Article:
This is another popular model that can be used to improve performance management in an organization. A simple table is designed that lists a set of tasks that needs to be completed by the employee and a goal for each of the same is defined (Grigoroudis, 2012). The actuals is then recorded and the performance of the employee is calculated by the difference. In case the difference is negative, necessary corrective interventions take place and in case of a positive difference the employee can be provided necessary appreciation identifying their work (Kaplan, 2014).

This very efficient model believes that the involvement of stakeholders is highly necessary to design a strategy as ultimately the organizations productivity is measured based on the value delivered to the stakeholders (Yuanzhi, 2013). The below picture explains the various faces of the prism. The prism top and bottom are the stakeholder satisfaction and the stakeholder’s contribution, while the adjacent faces define the strategies, capabilities and processes that are to be used by the organization 

Figure 1: Performance Prism

The stakeholders here include shareholders, employees, customers, distributors, suppliers and so on. Each of the five faces of the prism is considered when developing a measurement design.

Stakeholder Satisfaction: Identifying the key stakeholders and their needs

i. Strategies: Developing strategies to meet these needs

ii. Processes: Developing processes to execute strategies

iii. Capabilities: Assessing capabilities available to implement processes successfully

iv. Stakeholder Contribution: Input from the stakeholder

For effective performance management of employees the stakeholder who be the employee and the strategies, processes and capabilities are determined based on the needs of the employee and inputs provided by the employee (Striteska, 2012).

Key Performance Indicators can play a major in performance management. The entire concept here is that KPIs for each individual employee are identified in realistic numbers to reach the vision of the organization. The employee is then provided with steps to reach the KPI (Parmenter, 2015). There are several actions that needs to be performed by the employee to reach each of these KPIs and buy completing each KPI the employee is one step closer to achieving the organization’s goals. Determining the KPIs is critical and hence they are derived from vision.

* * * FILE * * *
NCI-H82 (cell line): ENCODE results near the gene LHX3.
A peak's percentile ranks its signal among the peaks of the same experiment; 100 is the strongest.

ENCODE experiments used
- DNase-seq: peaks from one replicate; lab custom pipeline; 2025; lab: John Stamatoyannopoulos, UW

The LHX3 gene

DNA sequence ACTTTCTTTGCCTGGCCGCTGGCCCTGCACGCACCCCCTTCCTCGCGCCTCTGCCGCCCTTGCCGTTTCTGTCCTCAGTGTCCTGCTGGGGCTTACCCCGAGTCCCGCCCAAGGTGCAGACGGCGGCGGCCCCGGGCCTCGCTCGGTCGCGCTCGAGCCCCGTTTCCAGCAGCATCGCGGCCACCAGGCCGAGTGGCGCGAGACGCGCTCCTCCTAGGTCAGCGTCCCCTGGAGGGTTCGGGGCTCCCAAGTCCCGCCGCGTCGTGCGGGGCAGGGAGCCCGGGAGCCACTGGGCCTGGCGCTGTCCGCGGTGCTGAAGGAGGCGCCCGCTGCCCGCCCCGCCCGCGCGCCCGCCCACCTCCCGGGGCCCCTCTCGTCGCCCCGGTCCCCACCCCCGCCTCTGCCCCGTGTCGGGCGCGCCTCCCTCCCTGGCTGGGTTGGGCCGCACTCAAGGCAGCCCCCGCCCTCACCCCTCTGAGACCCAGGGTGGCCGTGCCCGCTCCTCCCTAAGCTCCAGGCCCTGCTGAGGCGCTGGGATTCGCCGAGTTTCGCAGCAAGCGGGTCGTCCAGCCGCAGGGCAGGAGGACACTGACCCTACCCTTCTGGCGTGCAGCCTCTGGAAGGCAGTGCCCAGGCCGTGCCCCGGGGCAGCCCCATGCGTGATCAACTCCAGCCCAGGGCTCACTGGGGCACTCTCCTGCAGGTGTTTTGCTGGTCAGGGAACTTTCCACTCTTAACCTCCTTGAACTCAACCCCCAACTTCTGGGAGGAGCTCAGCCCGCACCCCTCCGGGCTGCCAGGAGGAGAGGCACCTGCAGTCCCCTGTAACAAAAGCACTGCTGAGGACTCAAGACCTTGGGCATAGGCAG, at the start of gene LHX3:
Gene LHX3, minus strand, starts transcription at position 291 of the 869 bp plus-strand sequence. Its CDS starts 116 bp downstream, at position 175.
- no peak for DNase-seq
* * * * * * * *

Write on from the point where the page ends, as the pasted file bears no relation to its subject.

Figure 2: Reaching organization vision through KPIs

The vision of the organization is defined and several strategies are designed to reach the vision. The strategies are made of objectives which are derived from the critical success factors of the organization. The KPIs are designed to reach these critical success factors (Smart, 2013).

The above mentioned are only a few models and framework of performance management. There are several other models like value based model, result oriented approach and so on that are followed by various companies for strategic performance management. These models are designed based on the field in which the company works and what fits best to the organizational culture of the company. Several organizations often make use of integrated models that are a mix of two or more performance models to come up with a unique performance system that is suitable to the company’s structure.

Popular Frameworks of Performance Management

Once a performance management system is designed the next step is to use this system for performance appraisal. Appraisal by definition is the act of assessing something or someone. The term employee performance appraisal is the process of assessing the performance of the employee based of the performance management system adopted by the organization (Martin, 2014). Appraisal processes happen periodically within an organization based on a pre-defined time line. Many organizations adopt a 6-month appraisal process to make sure that the employees are in track round the year.